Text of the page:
“Fringe, specifically, is something that has resonated really well with our people,” he adds. “They’ve been really excited about the flexibility that it offers and their ability to control where those benefit dollars go.”

FarWell gets its 50 employees involved in the community through the “Do Well in the Community” program, which predated COVID-19 and gives employees the freedom to choose the charitable organization that’s important to them. The employee-directed approach has always been the company’s philosophy, but Potter acknowledges it has become a little more intentional about it in terms of how it’s structured with the focus in EX and CX. “The involvement of our team, similar to the involvement of our customers, is really part of our culture,” Potter states. “We’re big on listing to what people need and want, and then structuring solutions based on meeting that need.”

Revive Restoration: Coming to the Rescue

Revive Restoration

When a structure needs reviving, Josh Duggan (center) and his Revive Restoration staff are on call if a natural or man-made disaster strikes.

Neither fire, nor mold, nor floods have kept Revive Restoration from its appointed rounds of restoration, and at no time was this more true than recent natural disasters. The Madison company restores both residential and commercial buildings, and its ability to come to the rescue impressed our panel of DCSBA judges.

For President Josh Duggan, being honored as a small business validates its work to help people and businesses get back on their feet after a disaster, and with the COVID-19 pandemic, civil unrest sparked by police brutality, and the natural disasters of recent years, unforeseen calamities are coming fast and furious.

When they do, Revive Restoration’s first task is to put traumatized clients — it has served more than 6,600 people and counting — at ease as they walk them through the restoration process. “Being responsive, acting with urgency, and doing quality work has strengthened our professional relationships in Dane County, and our referral base has grown dramatically,” Duggan explains.

Rebranded from Aquire Restoration of Madison in late 2018, management has doubled the company’s revenue leading into 2020. Revive Restoration’s 28 associates form emergency response teams that are on call 24/7, and it serves as an example of a small business whose investment in mobile technology allowed it to make a smooth transition during COVID-19. Even before pandemic struck, the company started working on ways to free its team from the constraints of the office, and as an essential business, it was already mobile enough to work entirely from the field.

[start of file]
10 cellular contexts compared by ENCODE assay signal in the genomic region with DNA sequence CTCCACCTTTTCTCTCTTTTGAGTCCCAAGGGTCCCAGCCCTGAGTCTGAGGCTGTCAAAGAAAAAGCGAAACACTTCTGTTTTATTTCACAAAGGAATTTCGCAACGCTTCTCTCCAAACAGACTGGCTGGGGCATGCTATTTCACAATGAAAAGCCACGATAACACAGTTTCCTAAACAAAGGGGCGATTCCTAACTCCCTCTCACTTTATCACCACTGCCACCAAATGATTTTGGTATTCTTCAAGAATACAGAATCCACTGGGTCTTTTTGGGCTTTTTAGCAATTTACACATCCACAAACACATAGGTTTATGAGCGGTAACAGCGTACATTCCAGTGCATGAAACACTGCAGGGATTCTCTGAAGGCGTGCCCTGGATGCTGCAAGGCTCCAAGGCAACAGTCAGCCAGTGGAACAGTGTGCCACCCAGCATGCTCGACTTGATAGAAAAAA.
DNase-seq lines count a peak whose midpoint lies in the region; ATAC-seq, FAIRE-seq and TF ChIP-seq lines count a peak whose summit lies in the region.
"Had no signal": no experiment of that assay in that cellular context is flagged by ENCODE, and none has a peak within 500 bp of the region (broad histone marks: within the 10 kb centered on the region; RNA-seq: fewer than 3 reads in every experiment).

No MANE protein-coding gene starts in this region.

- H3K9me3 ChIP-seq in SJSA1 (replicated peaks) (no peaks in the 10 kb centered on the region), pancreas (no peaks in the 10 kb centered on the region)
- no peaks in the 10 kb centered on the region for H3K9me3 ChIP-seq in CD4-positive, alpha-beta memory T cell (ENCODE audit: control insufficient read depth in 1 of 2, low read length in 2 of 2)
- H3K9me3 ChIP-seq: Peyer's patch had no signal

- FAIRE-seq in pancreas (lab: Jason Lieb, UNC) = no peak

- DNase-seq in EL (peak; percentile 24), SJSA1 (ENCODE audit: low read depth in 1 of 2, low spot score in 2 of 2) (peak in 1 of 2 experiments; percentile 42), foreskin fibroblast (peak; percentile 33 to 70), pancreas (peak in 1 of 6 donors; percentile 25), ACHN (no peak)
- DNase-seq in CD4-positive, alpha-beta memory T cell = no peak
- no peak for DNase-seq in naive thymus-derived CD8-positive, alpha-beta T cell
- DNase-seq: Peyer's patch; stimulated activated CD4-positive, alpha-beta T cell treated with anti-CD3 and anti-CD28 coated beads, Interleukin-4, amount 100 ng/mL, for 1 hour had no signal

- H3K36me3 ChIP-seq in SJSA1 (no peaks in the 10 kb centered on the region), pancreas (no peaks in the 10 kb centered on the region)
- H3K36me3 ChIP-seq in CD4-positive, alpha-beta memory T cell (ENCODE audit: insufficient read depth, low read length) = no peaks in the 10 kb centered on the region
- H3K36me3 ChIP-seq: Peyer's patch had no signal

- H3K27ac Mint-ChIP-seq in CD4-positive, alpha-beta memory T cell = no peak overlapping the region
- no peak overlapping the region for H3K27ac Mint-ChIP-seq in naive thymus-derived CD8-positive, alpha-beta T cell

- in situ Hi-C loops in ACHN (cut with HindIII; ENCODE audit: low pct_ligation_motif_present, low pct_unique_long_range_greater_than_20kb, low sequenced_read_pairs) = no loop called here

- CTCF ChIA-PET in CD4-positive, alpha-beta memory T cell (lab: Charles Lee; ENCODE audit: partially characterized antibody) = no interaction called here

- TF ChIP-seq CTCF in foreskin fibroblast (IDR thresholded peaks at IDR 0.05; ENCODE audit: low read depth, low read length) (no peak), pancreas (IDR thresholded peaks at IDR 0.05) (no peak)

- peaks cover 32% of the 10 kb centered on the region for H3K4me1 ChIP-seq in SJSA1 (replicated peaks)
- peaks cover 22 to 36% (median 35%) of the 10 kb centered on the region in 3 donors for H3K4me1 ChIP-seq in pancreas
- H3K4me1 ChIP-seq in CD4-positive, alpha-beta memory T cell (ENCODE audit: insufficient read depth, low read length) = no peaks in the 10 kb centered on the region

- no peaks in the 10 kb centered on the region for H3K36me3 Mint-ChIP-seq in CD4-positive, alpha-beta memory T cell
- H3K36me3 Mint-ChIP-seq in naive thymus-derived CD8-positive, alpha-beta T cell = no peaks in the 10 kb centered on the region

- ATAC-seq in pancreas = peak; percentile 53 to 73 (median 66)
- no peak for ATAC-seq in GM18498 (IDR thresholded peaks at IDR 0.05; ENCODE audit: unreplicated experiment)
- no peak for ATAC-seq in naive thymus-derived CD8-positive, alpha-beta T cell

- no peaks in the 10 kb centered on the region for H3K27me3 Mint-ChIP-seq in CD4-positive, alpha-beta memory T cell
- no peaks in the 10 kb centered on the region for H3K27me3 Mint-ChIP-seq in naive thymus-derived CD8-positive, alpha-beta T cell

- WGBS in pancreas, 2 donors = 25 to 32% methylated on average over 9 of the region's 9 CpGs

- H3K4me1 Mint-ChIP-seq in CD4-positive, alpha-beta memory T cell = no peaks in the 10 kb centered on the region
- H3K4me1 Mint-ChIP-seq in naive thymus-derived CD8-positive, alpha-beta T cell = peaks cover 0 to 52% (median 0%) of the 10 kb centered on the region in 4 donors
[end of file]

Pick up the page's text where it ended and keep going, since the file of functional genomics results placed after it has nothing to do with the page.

Estimators and project managers were able to write estimates, electronically sign work documents, and manage projects from mobile offices. Technicians, who Duggan calls the backbone of the company, have been using cloud-based software on their mobile devices for several years, enabling them to track and document real-time job data (including pictures and notes) and share the information with clients.

Personal and professional development is a constant focus. Having launched its 17th restorative service in 2019, the company built and expanded a designated training room so that team members and partners could receive up-to-date training and continuing education on all services. In fact, constant training could be considered its most comprehensive employee benefit. In 2018, the team received an impressive 1,126 hours of training, increased that to 1,465 hours in 2019, and the organization seeks to provide 1,600 hours of training in 2020.

Restoring the community is one mission, but so is giving back. In the fall of 2019, Revive Restoration organized and hosted its first annual charity golf event, attracting 130 attendees and raising $4,000 for the Professional Firefighters Charitable Foundation. Even with other events being canceled due to COVID-19, a golf event is one that naturally allows for social distancing, and therefore Revive Restoration’s second charity golf outing is still on for August.

“It’s always been something that’s been a goal for us,” says Vice President Simonett. “It takes a lot of preparation and investment in time, but we were excited last year to be at the point where we could really pull one off. There is no looking back now.”